Bravery of the bomb disposal squads who gave thier lives
PUBLISHED: 17:38 08 December 2008 | UPDATED: 09:10 11 August 2010
WHEN we think of bravery during times of war our minds perhaps wander to valiant acts in foreign fields. But during the Second World War there were countless examples right here on our own doorstep. And few men showed greater bravery than those engaged in
WHEN we think of bravery during times of war our minds perhaps wander to valiant acts in foreign fields.
But during the Second World War there were countless examples right here on our own doorstep.
And few men showed greater bravery than those engaged in the highly dangerous task of bomb disposal.
On Armistice Day this year Cllr Fred Barns, Deputy Mayor, and his wife Phyllis, placed a wreath on a memorial in Dagenham Civic Centre.
The plaque, next to the door to the main chamber, commemorates the lives of seven men who died in separate incidents in Dagenham in 1940.
Lieutenant Commander Richard Ryan GC, and Chief Petty Officer Reginald Ellingworth GC were killed while defusing a magnetic mine in Oval Road North, Dagenham, on September 21 1940.
Both officers were awarded the posthumous George Cross for the bravery - two of the first to receive it.
During the blitz magnetic mines attached to parachutes were dropped over Britain from German planes.
Normally they were timed to explode within a minute of landing.
If they failed to do so the mines remained extremely dangerous because even the slightest movement, even from a football, could set them off.
It was one of these mines, hanging from a roof beam of a warehouse that the heroic men went to deal with 68 years ago.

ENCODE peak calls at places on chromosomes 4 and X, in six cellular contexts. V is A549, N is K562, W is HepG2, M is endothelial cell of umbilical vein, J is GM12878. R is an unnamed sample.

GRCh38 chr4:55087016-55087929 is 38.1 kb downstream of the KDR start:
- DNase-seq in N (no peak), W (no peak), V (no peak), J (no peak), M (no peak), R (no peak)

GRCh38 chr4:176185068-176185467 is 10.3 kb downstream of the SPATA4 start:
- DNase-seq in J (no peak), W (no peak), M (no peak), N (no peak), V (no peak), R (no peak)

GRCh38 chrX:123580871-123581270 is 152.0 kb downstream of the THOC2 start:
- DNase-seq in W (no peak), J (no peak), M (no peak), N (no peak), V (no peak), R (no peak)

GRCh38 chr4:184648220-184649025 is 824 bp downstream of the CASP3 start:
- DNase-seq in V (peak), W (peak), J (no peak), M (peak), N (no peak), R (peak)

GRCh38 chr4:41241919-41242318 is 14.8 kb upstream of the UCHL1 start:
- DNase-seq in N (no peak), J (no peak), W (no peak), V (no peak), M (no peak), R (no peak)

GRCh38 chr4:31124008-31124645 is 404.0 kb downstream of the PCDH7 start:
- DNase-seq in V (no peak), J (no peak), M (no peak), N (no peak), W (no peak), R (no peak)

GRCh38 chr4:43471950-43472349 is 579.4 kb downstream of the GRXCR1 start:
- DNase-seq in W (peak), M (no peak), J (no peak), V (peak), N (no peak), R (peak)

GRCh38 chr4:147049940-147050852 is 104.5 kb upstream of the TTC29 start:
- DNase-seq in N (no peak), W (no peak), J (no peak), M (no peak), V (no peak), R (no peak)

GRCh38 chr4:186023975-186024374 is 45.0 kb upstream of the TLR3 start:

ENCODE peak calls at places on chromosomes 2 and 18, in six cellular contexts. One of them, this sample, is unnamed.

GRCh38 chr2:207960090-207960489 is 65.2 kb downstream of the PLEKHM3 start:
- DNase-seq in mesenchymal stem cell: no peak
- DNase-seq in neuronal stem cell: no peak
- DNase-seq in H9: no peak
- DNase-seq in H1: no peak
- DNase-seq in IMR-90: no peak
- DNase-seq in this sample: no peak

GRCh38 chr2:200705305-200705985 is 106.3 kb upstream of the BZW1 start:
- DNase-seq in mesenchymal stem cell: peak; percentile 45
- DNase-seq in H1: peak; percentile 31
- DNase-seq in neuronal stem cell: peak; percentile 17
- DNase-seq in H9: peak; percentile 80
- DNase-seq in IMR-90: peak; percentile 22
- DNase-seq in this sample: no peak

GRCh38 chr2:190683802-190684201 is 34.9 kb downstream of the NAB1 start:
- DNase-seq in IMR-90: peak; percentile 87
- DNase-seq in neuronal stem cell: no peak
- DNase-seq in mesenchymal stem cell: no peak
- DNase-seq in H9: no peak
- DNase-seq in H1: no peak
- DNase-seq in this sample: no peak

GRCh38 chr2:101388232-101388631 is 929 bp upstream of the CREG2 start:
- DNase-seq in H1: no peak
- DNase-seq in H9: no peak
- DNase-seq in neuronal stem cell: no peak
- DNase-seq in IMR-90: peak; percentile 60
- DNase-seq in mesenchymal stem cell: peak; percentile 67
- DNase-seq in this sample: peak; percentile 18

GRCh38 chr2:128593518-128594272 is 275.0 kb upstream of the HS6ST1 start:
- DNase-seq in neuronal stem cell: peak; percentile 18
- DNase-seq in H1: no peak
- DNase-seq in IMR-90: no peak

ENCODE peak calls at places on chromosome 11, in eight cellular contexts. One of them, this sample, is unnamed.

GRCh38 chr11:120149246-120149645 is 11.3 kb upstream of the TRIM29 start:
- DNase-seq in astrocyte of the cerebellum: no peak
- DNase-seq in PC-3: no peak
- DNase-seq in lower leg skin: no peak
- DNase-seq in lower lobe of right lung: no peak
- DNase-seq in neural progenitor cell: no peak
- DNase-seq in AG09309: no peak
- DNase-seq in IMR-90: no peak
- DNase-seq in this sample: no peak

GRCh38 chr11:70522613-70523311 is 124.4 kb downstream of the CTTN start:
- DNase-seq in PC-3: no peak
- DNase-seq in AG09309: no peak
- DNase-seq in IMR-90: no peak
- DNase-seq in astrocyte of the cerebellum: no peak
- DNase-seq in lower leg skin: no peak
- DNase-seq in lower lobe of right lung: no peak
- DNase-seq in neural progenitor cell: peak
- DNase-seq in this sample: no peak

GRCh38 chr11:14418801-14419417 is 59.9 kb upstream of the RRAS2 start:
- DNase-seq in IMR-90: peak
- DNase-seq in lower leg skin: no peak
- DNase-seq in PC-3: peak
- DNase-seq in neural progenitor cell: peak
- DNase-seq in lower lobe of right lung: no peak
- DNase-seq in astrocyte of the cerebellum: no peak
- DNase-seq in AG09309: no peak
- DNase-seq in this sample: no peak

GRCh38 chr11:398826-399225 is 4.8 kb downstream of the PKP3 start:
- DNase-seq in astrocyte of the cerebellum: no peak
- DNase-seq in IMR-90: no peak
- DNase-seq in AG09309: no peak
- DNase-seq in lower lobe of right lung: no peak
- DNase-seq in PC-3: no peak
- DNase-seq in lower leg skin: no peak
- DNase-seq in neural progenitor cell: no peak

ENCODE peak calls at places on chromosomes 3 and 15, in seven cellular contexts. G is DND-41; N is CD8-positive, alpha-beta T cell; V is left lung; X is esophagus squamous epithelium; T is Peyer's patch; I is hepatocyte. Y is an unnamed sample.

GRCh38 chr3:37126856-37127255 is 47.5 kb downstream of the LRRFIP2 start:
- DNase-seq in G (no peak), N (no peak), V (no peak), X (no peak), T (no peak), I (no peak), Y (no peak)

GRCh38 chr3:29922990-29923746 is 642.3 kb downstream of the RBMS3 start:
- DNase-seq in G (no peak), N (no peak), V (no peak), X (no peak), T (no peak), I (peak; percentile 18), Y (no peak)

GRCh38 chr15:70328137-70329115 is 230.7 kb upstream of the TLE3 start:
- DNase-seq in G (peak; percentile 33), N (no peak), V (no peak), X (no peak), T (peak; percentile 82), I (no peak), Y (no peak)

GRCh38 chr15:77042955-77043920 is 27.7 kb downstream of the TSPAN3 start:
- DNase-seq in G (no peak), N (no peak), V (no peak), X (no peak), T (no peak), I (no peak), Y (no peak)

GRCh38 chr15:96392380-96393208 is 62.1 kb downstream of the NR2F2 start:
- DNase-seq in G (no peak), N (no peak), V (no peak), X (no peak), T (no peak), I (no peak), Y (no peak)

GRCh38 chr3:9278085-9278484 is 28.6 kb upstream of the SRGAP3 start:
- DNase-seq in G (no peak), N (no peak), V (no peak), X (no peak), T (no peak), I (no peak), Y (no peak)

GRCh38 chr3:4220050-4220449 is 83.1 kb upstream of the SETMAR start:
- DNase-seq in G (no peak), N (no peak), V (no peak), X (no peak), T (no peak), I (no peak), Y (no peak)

An eyewitness told of how he saw the men "being upright, striding confidently towards the mine."
Moments later the bomb went off and both were killed.
The pair had worked together on many dangerous assignments in the Essex area, including a mine in Hornchurch that threatened an aerodrome and an explosives factory.
Lt Cmdr Ryan was one of the officers who defused the very first magnetic mine of type C found in a crashed aircraft at Clacton.
In September 2005, on the 65th anniversary of their deaths, a ceremony was held at the memorial in the Civic Centre.
Chief Petty Officer Ellingworth's grandson, Trevor Ellingworth, 53, of Norwich, told the POST at the time: "It was my father, Donald, who worked towards having the memorial tablet put in the civic centre. Unfortunately he died earlier this year.
"I never met my grandfather, but he seems to have been a very interesting person.
"He was a very technical person and very capable when it came to his job.
"He was in the Navy from 1914 and served at the Battle of Jutland in the First World War.
"After the War he was transferred to submarines and was involved in the very early development of torpedoes.
"Although he was over 40 when the Second World War broke out he was called back because of his knowledge of ordinance.
"We are very proud of him."
The other men commemorated on the memorial were killed while trying to defuse an unexploded bomb in Connor Road, Dagenham, on October 7 1940.
They were all based at Gordon Fields Barracks in Ilford. Their names were Second Lt William Ash, Second Lt Leslie Foster, Sapper Leslie Hitchcock, Sapper Roger Lewis and Driver Ernest Websdale.
A happier story came on September 23 1940, just two days after the Oval Road explosion.
Sub-Lt John Miller and Able Seaman Stephen Tuckwell were called in to defuse a mine that had landed in Barking Creek.
The exact location is not known but in his memoirs Miller describes it as being "opposite the wharf with all those large cranes" and being "quite close to a power station".
Volunteers used a boat to take the two men within a few yards of the 10ft bomb, and they waded the rest of the distance through the mud.
With Beckton Sewage Works close by and another open sewer emptying into the river, it is hard to imagine how filthy the conditions were.
The fast-rising tide made it impossible to defuse the bomb so crane operators from the wharf, who had bravely stayed by the bank in case they could help, were brought into action.
One lowered a cable and Miller fixed it to the bomb, which contained one tonne of explosives.
It was hoisted onto the bank and the two experts successfully did their work. Tuckwell and Miller both received the George Cross in January 1941.
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